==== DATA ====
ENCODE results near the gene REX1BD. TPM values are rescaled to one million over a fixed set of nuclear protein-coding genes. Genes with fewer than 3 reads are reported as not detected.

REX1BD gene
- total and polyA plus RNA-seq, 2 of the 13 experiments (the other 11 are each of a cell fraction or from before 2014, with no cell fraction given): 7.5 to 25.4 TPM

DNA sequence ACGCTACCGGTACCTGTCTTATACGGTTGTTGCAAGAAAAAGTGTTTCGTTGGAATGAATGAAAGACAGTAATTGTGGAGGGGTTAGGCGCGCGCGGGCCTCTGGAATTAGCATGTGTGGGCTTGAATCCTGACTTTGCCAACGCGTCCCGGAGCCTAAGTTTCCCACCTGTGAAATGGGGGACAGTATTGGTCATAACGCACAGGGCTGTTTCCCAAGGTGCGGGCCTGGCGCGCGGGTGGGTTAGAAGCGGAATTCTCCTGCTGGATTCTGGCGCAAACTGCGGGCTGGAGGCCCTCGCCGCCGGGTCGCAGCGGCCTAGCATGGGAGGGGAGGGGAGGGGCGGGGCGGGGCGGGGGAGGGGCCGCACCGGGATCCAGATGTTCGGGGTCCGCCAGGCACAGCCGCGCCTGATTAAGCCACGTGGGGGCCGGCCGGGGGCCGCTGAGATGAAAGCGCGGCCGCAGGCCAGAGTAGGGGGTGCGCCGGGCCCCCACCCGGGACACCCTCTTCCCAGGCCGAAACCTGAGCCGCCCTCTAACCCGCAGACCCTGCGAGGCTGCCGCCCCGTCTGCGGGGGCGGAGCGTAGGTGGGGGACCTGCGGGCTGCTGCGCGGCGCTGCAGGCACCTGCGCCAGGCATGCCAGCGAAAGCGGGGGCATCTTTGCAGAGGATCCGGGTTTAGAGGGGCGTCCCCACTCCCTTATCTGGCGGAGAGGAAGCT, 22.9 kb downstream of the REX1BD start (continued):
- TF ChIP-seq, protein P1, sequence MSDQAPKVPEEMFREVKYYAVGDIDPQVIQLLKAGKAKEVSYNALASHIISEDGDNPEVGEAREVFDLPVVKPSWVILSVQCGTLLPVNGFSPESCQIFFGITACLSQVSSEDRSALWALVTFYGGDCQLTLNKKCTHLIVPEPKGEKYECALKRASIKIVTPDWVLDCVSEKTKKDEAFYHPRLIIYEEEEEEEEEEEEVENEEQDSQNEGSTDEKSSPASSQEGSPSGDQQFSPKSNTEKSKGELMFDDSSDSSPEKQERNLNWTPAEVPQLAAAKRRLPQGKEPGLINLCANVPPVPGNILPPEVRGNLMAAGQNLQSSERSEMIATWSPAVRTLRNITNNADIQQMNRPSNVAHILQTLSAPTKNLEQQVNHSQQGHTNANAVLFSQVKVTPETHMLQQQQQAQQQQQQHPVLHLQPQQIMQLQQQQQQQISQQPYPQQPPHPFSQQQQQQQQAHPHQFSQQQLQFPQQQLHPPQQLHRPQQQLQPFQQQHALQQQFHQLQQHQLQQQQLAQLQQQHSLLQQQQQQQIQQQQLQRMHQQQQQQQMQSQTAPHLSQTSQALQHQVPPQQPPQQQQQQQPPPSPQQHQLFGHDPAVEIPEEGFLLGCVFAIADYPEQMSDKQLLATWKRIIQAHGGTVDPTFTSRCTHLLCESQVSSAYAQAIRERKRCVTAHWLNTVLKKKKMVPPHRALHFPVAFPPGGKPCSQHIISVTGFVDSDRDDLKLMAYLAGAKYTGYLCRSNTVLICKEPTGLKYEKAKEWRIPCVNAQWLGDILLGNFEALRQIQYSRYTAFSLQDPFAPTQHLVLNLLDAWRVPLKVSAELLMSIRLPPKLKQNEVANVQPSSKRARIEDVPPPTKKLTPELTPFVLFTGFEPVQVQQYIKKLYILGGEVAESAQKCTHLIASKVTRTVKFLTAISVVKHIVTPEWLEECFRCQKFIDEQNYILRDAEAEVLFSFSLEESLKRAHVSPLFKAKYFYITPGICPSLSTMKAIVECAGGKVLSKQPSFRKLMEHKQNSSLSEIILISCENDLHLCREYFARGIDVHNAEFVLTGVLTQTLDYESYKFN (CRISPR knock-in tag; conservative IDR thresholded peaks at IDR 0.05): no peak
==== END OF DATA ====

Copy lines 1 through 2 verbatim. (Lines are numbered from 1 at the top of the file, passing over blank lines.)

ENCODE results near the gene REX1BD. TPM values are rescaled to one million over a fixed set of nuclear protein-coding genes. Genes with fewer than 3 reads are reported as not detected.

REX1BD gene